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What Is Loss of Use Coverage in Home Insurance?

By Jarrod Heil

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Loss of use coverage, also known as Coverage D of a home insurance policy, is designed as a saving grace to curb your expenses if your home is damaged or destroyed by a covered peril and you’re forced to temporarily move out while it’s being repaired or rebuilt.

If you are forced to temporarily and unexpectedly move from your home, life can get overwhelming. You’ll be searching for an extended stay hotel or short-term home of fair rental value to call your own while repairs are being made. You’ll be transferring what’s left of your belongings from your uninhabitable home to the temporary one and replacing perished food.

Chances are you’ll be coordinating all the repairs to your home, which can get extremely hectic, especially when you’re already dealing with the added stress of a disaster.

Luckily for you, loss of use insurance coverage within your homeowners or renters insurance policy helps make unbearable events a little more bearable.

What would happen if an unforeseen event forced you and your family out of your home? Would you be prepared? From burst pipes to house fires and hurricanes, accidents and disasters happen every day. With loss of use coverage, everything will be a bit more bearable.

What Is Loss of Use Coverage?

Loss of use coverage, within a homeowner and renters insurance policy, reimburses the policyholder for additional living expenses (like a home or hotel of equivalent value, storage, food, gas and other expenses) if their home is damaged or destroyed by a covered peril and needs to be repaired or rebuilt.

Loss of use covers mainly applies to two categories: additional living expenses and fair rental value. Additional living expenses are basic expenses that you wouldn’t have otherwise needed to pay if you were still living in your home. Fair rental value is the reimbursement of monthly rent or hotel fees while your home is being repaired or rebuilt.

Also known as Coverage D, it helps you maintain your current standard of living by providing reimbursements for a fair rental value that’s comparative to the size of home or apartment you resided in before the disaster. It also covers basic living necessities like food and gas and any other expenses you wouldn’t have normally incurred if you were still living in your home.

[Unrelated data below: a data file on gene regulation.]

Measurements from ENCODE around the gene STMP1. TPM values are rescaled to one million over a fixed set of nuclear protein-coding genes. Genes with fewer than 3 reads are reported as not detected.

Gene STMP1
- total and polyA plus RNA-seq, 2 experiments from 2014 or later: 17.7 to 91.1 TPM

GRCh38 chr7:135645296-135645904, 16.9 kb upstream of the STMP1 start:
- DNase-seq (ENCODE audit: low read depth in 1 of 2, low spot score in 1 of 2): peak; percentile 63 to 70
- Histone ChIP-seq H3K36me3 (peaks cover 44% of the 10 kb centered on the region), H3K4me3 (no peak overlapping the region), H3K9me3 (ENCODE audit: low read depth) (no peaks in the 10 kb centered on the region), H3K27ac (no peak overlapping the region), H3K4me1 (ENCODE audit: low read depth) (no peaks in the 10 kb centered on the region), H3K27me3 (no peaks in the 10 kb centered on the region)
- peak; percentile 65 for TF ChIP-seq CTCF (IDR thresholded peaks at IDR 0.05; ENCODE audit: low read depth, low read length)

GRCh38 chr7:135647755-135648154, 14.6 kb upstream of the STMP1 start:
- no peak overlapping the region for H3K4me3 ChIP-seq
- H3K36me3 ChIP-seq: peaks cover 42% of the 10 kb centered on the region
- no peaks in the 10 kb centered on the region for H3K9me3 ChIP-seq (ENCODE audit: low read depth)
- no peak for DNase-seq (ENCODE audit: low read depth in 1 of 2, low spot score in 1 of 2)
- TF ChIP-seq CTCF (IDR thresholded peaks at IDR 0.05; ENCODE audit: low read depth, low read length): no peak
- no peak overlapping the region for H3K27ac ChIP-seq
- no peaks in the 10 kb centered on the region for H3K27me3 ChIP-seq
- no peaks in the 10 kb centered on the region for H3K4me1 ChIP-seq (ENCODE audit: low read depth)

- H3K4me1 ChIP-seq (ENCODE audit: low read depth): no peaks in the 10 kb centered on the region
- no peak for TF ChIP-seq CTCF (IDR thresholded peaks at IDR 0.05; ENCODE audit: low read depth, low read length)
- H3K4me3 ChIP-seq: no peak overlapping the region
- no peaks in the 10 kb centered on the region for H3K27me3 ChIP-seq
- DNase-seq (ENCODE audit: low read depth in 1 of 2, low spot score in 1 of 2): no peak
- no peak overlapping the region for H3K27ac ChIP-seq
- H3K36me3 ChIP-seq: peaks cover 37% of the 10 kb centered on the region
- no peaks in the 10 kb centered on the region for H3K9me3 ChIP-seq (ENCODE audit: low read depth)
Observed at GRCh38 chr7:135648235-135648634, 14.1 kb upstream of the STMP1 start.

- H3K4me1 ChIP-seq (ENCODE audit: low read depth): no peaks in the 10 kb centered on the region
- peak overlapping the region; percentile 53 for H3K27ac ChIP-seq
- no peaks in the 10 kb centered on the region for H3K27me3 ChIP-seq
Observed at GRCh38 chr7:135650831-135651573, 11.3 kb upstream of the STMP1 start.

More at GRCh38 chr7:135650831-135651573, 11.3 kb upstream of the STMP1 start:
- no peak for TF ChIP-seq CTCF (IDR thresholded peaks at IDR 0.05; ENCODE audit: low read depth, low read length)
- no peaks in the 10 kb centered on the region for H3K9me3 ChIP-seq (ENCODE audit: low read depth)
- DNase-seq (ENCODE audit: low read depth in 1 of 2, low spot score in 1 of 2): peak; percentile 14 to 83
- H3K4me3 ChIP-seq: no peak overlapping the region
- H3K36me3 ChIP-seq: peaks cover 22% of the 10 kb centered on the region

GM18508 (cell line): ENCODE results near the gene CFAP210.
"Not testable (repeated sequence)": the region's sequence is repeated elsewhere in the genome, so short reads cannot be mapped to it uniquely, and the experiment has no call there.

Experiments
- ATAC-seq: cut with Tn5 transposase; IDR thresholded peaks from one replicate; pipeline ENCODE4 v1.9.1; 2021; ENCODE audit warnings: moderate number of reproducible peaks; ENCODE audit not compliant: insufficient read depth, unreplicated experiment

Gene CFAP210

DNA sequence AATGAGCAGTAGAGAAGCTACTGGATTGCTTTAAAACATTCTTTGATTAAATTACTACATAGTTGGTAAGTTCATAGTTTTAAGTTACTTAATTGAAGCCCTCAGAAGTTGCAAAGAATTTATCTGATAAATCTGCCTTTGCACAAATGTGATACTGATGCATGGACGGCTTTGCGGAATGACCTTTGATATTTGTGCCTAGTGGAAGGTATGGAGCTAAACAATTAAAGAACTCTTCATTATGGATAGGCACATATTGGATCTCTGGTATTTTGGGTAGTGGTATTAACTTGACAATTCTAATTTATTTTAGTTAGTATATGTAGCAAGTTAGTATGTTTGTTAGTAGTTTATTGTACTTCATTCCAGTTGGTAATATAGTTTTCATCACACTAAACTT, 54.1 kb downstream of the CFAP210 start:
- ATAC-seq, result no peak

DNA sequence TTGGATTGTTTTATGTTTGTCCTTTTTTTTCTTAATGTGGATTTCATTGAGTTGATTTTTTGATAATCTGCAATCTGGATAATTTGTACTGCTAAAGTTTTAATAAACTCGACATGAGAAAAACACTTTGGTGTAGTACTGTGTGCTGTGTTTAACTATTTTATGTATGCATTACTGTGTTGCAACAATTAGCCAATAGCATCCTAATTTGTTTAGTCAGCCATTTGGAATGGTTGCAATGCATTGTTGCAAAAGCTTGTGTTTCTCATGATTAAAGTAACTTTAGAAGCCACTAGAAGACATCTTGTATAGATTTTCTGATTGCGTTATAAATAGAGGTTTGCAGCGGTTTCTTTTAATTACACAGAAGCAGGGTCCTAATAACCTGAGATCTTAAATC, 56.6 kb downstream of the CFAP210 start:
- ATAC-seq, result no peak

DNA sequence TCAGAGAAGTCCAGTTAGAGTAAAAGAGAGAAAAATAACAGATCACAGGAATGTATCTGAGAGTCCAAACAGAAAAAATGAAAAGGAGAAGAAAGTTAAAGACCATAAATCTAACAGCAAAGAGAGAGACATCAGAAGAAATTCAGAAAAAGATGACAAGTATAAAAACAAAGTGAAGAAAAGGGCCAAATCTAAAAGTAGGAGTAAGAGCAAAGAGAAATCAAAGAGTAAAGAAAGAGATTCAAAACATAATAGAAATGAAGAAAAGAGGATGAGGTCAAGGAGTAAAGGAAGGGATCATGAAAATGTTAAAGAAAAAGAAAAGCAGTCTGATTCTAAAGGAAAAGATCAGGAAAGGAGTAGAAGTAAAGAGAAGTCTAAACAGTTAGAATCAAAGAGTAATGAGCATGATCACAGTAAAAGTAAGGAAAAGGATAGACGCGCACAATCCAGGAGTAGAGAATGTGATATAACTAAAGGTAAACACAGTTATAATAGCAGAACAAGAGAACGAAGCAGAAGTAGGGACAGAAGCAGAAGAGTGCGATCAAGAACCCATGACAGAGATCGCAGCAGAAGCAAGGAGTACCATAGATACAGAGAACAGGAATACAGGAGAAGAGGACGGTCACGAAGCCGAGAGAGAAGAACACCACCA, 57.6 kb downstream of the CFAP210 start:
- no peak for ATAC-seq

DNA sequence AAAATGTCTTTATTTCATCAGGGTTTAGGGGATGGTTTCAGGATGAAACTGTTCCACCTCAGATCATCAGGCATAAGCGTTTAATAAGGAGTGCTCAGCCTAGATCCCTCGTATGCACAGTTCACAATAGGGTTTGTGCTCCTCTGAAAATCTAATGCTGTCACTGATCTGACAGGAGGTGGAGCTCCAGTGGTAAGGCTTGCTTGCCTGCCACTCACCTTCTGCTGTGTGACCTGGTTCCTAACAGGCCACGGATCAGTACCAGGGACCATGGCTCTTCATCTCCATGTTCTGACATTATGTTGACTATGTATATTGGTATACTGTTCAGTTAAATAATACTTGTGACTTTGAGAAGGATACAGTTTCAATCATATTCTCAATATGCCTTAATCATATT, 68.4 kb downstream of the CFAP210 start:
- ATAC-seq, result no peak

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How Does Loss of Use Insurance Work?

Loss of use coverage works by reimbursing you for any unexpected expenses if you’re forced to temporarily move out of your home due to a covered peril.

Once you file a loss of use claim, you’ll keep all your receipts for things like a hotel or rental home of equivalent value, grocery or restaurant bills, gas charges and storage fees. You’ll submit the receipts with your claim and your insurance company will reimburse you for any expenses they deem to be necessary.

It’s important to note that homeowners, who are still paying mortgage payments on their property that’s damaged or destroyed and deemed uninhabitable, will still be expected to produce monthly mortgage payments while their home is uninhabitable, so you may request an advance payment from your insurance company.

Loss of Use Home Insurance Covers the Following:

  • Fair Rental Value for a hotel or rental property that’s an equivalent size and cost as the one you were forced to leave.
  • Food at the grocery store or restaurants, as well as any food that perished during the disaster.
  • Gas due to your commutes and errands being a longer distance than usual.
  • Parking and transportation fees that you wouldn’t have compiled had you been in your home.
  • Pet boarding due to a hotel or home not accepting them or someone having to care for them.
  • Moving costs and temporary storage fees to protect your personal belongings while your home is being repaired or rebuilt.

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How Much Loss of Use Coverage Do I Need?

Homeowners insurance loss of use coverage is typically up to 20% of your dwelling limit, but it can be increased or reduced based on your unique needs. If the dwelling portion (the coverage for the structure of your home) of your policy is set for $150,000, your loss of use insurance coverage will max out at $30,000 per claim ($150,000 x 0.20 = $30,000).

Loss of use renters insurance coverage works a little differently than its counterpart. Since renters insurance doesn’t have dwelling coverage, you must select the dollar amount you’d like to have for your loss of use coverage. This amount can be from $1,000 and extend to more than $200,000 per claim. Keep in mind, the more coverage D you have, the more expensive your monthly premium will be.

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Can I Use My Loss of Use If I Have to Be Evacuated?

It depends on the type of evacuation. You may be able to implement loss of use coverage if you must evacuate your premises because civil authority prohibits the use of your residence. Unfortunately, you cannot use your coverage D if you must evacuate your premises due to an event such as a hurricane, unless the hurricane causes direct damage that makes your home uninhabitable.

You’ll want to consult your agent before filing a claim. To learn more about the different types of coverage within your policy, check out the following articles:

The editorial content on Clovered’s website is meant to be informational material and should not be considered legal advice.